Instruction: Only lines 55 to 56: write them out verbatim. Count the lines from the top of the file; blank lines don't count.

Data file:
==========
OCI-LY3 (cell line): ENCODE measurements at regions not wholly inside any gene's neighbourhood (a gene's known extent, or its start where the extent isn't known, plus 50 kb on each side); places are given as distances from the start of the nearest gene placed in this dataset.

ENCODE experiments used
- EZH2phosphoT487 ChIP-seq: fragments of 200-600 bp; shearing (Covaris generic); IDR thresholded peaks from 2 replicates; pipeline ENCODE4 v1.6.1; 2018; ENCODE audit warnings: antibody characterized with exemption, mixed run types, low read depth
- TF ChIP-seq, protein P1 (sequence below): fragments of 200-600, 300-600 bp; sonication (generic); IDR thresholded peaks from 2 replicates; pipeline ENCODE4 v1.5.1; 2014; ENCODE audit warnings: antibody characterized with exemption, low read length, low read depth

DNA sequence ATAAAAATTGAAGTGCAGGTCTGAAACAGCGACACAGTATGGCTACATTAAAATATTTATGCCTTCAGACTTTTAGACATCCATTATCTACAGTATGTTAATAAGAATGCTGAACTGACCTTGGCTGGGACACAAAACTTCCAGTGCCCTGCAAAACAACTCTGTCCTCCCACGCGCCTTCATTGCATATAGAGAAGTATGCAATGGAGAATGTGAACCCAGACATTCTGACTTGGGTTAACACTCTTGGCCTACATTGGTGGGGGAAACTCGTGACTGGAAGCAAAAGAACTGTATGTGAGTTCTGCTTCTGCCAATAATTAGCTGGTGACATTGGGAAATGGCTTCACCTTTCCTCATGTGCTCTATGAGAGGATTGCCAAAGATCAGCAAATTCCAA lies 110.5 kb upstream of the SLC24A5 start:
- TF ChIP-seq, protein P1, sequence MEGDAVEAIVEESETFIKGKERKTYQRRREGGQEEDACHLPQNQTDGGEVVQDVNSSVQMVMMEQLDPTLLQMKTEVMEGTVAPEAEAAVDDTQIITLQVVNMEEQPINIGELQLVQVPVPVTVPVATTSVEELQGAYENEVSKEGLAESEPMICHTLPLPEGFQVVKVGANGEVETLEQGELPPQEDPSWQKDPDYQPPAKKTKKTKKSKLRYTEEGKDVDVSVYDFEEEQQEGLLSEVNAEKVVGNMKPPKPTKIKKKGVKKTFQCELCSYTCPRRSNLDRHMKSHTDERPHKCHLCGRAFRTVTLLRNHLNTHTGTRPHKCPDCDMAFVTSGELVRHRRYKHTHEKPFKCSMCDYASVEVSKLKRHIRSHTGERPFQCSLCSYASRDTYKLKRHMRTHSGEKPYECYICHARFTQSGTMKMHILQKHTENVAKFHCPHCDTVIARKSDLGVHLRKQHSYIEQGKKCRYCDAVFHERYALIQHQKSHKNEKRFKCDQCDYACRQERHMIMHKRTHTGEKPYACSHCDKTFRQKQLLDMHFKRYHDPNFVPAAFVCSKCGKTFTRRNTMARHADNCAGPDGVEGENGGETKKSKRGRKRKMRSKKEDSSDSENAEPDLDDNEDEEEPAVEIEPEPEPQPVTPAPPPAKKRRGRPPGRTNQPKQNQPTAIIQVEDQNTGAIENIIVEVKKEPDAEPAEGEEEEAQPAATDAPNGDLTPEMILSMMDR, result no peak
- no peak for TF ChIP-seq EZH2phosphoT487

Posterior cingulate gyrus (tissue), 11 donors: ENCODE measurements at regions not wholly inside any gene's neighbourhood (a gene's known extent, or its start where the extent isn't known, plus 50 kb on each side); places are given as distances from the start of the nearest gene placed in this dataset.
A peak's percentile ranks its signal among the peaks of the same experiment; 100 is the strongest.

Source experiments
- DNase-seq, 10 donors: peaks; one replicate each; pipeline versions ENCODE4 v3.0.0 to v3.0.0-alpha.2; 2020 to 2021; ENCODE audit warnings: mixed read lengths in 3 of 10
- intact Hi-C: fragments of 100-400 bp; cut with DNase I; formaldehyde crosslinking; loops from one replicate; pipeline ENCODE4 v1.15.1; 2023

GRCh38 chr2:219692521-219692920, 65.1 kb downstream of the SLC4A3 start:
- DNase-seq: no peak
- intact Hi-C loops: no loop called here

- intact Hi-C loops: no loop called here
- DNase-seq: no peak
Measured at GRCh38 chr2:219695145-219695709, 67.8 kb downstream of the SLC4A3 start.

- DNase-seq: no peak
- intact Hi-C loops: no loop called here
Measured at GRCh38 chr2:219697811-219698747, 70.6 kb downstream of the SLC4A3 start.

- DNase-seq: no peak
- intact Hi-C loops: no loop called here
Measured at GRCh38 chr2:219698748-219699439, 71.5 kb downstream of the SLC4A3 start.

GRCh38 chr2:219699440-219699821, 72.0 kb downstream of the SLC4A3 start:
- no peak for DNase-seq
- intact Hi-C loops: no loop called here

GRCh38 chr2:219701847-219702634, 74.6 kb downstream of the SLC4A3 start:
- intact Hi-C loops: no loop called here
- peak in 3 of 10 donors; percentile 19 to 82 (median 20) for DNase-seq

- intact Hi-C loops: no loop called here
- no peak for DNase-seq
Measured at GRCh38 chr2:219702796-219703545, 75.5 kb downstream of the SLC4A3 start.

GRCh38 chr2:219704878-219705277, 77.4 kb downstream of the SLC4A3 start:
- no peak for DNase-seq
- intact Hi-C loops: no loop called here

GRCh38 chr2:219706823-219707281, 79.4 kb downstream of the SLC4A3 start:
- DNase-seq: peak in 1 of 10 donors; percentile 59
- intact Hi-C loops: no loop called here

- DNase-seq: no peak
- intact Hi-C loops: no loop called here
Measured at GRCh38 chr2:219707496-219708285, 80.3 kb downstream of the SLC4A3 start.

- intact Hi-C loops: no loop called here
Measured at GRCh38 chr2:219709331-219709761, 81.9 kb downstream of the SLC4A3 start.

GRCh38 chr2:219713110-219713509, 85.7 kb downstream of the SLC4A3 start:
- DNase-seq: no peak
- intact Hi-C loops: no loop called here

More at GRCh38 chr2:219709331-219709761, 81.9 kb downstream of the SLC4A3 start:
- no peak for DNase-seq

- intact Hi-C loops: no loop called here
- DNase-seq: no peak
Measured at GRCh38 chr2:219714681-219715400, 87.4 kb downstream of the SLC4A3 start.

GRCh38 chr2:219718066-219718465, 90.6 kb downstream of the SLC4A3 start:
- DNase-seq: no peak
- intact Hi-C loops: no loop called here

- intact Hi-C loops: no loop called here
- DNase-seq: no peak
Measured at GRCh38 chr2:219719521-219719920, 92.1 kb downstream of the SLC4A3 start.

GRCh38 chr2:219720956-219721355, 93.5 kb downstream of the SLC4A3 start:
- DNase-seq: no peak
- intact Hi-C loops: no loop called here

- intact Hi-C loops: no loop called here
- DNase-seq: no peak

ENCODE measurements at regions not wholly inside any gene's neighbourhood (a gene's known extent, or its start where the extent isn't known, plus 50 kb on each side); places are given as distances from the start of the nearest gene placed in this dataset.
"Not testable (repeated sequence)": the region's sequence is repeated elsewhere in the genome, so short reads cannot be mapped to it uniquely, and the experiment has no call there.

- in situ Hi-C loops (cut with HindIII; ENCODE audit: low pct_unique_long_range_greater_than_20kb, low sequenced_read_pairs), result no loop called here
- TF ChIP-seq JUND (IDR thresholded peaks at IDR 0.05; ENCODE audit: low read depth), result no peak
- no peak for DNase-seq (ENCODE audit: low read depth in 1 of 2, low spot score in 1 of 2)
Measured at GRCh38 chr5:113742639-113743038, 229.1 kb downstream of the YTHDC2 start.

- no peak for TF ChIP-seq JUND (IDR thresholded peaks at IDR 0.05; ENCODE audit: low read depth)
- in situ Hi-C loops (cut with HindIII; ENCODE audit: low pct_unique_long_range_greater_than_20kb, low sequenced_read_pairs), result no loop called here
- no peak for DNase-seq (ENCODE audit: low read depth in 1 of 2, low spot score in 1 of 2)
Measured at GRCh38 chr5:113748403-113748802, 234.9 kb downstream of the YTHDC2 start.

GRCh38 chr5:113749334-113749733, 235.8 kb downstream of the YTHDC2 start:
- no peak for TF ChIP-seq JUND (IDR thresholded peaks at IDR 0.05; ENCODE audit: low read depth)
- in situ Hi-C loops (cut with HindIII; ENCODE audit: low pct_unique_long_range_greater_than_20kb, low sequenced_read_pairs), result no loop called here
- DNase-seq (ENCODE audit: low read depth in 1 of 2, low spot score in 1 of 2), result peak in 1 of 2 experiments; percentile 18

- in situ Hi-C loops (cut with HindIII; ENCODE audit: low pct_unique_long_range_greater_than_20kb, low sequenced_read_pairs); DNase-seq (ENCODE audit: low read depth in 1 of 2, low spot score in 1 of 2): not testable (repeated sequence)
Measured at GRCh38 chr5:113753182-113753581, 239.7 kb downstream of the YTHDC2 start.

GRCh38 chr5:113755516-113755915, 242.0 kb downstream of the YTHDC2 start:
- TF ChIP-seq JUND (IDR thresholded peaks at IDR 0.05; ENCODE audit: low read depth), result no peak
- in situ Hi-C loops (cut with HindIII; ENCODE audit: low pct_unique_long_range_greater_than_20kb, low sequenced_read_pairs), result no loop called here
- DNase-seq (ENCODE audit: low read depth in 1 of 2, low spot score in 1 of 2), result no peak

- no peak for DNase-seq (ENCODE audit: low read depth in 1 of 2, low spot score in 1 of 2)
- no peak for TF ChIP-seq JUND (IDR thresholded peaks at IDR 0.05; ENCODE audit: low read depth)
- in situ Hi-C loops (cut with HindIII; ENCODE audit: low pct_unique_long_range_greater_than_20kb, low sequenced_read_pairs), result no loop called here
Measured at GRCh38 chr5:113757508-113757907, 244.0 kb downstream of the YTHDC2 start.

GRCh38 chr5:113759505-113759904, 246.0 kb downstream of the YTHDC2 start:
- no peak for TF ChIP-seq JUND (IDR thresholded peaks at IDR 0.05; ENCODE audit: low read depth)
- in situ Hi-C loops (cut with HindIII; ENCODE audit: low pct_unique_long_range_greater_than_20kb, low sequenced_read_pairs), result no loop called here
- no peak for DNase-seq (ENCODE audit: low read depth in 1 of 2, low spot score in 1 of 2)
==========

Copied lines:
- intact Hi-C loops: no loop called here

- intact Hi-C loops: no loop called here